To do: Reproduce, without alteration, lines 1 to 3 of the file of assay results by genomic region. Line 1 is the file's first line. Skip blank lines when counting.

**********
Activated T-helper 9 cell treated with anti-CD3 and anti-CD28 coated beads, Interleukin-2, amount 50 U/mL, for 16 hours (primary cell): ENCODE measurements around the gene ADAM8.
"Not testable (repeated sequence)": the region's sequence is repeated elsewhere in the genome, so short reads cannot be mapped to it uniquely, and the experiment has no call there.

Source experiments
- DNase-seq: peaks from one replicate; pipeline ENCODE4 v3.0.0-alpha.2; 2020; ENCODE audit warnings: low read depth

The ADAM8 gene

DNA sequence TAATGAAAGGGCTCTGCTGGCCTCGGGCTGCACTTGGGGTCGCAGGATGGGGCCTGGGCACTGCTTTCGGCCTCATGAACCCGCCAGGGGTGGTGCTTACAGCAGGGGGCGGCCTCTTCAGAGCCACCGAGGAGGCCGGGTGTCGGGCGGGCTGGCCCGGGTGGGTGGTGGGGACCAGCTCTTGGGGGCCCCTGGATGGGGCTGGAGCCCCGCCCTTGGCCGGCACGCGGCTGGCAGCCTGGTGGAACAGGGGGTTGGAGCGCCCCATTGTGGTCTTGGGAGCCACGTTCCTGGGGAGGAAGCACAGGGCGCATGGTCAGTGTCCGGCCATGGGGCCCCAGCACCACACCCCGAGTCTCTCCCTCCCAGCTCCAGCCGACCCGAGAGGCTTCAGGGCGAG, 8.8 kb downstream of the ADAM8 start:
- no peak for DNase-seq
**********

Activated T-helper 9 cell treated with anti-CD3 and anti-CD28 coated beads, Interleukin-2, amount 50 U/mL, for 16 hours (primary cell): ENCODE measurements around the gene ADAM8.
"Not testable (repeated sequence)": the region's sequence is repeated elsewhere in the genome, so short reads cannot be mapped to it uniquely, and the experiment has no call there.

Source experiments